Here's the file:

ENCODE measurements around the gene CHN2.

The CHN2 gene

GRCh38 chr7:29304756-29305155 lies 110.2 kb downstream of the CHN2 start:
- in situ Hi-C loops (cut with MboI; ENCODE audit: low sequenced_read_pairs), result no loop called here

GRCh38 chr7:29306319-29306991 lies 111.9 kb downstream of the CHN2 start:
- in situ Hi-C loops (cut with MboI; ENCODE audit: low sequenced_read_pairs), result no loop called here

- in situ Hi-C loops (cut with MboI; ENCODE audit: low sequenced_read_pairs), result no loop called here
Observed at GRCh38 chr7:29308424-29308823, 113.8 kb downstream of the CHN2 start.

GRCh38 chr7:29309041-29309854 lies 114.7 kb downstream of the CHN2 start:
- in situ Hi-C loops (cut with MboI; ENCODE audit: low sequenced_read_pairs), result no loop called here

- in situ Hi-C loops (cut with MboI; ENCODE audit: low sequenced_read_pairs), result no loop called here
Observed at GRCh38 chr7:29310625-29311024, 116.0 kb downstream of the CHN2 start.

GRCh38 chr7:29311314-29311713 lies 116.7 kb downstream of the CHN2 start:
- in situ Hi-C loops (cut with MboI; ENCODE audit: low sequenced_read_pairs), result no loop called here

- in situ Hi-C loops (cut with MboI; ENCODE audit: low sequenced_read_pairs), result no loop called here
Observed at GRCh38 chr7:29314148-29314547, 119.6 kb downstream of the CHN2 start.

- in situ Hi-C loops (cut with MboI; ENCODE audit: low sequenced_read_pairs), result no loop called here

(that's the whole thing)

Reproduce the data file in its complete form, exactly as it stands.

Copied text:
ENCODE measurements around the gene CHN2.

The CHN2 gene

GRCh38 chr7:29304756-29305155 lies 110.2 kb downstream of the CHN2 start:
- in situ Hi-C loops (cut with MboI; ENCODE audit: low sequenced_read_pairs), result no loop called here

GRCh38 chr7:29306319-29306991 lies 111.9 kb downstream of the CHN2 start:
- in situ Hi-C loops (cut with MboI; ENCODE audit: low sequenced_read_pairs), result no loop called here

- in situ Hi-C loops (cut with MboI; ENCODE audit: low sequenced_read_pairs), result no loop called here
Observed at GRCh38 chr7:29308424-29308823, 113.8 kb downstream of the CHN2 start.

GRCh38 chr7:29309041-29309854 lies 114.7 kb downstream of the CHN2 start:
- in situ Hi-C loops (cut with MboI; ENCODE audit: low sequenced_read_pairs), result no loop called here

- in situ Hi-C loops (cut with MboI; ENCODE audit: low sequenced_read_pairs), result no loop called here
Observed at GRCh38 chr7:29310625-29311024, 116.0 kb downstream of the CHN2 start.

GRCh38 chr7:29311314-29311713 lies 116.7 kb downstream of the CHN2 start:
- in situ Hi-C loops (cut with MboI; ENCODE audit: low sequenced_read_pairs), result no loop called here

- in situ Hi-C loops (cut with MboI; ENCODE audit: low sequenced_read_pairs), result no loop called here
Observed at GRCh38 chr7:29314148-29314547, 119.6 kb downstream of the CHN2 start.

- in situ Hi-C loops (cut with MboI; ENCODE audit: low sequenced_read_pairs), result no loop called here